Iran’s execution Wednesday of a young man convicted for a murder he allegedly committed as a minor amounted to an “international crime”, a rights group said, charging he had been tortured to confess.
Arman Abdolali, 25, was executed over the killing of his girlfriend, in defiance of an international outcry over his conviction that had previously seen him transferred for hanging five times only to see the execution postponed.
“The execution of Arman Abdolali is an international crime,” said Mahmood Amiry Moghaddam, head of Oslo-based NGO Iran Human Rights (IHR) which monitors executions in Iran.
“Besides being executed for an alleged offence committed at under 18 years of age which is a violation of international law, Arman was sentenced to death based on confessions extracted under torture, without a fair trial and due process,” he said in a statement.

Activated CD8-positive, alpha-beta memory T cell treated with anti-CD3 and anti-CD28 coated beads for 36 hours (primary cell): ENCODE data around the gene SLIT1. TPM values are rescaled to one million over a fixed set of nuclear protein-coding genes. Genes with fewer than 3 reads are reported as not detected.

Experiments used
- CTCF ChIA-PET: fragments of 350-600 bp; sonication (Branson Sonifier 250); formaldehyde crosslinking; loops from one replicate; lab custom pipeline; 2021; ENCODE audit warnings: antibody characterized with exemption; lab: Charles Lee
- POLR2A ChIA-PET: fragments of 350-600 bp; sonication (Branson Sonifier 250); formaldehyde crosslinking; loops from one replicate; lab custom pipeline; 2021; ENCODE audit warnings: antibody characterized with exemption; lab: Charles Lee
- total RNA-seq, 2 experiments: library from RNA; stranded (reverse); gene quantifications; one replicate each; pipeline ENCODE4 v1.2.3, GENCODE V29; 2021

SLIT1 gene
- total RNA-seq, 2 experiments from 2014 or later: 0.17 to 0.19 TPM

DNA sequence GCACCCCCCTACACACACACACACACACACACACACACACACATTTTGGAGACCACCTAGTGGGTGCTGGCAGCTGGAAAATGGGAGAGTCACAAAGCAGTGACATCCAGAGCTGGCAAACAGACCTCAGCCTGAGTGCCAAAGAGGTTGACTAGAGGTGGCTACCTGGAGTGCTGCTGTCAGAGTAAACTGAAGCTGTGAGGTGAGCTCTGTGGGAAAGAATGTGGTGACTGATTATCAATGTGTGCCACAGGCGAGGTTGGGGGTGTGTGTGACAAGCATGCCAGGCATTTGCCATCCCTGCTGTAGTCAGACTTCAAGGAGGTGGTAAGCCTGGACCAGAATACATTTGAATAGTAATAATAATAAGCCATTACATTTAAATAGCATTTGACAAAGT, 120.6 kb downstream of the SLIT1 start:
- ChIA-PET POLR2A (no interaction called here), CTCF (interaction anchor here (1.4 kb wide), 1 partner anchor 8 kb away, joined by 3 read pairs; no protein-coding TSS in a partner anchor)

Moghaddam also said that the “repeated transfers for execution and then returning him without any explanation” constituted “psychological torture”.
He called for President Ebrahim Raisi, judiciary chief before his election this year, to be brought to account for Abdolali’s execution.
According to Amnesty International, Abdolali was sentenced to death in December 2015, but in “a grossly unfair trial” by a court that “relied on torture-tainted ‘confessions'”.
IHR said Abdolali confessed at the time of his arrest, but a body was never found and he later retracted. It said he was 17 years old at the time of the alleged murder.
Abdolali had been transferred to solitary confinement at 8 pm Tuesday ahead of execution and was not given the chance of a final meeting with his family, it said.
Iran executes more people each year than any nation except China.
IHR said at least 64 juvenile offenders have been executed in Iran over the past 10 years, with at least four executed in 2020.
“According to the International Covenant on Civil and Political Rights and Convention on the Rights of the Child, it is illegal to execute someone for crimes committed under the age of 18,” said the New York-based Center for Human Rights in Iran (CHRI).
“Iran is a party to both treaties but is still putting juvenile offenders to death,” it said on Twitter.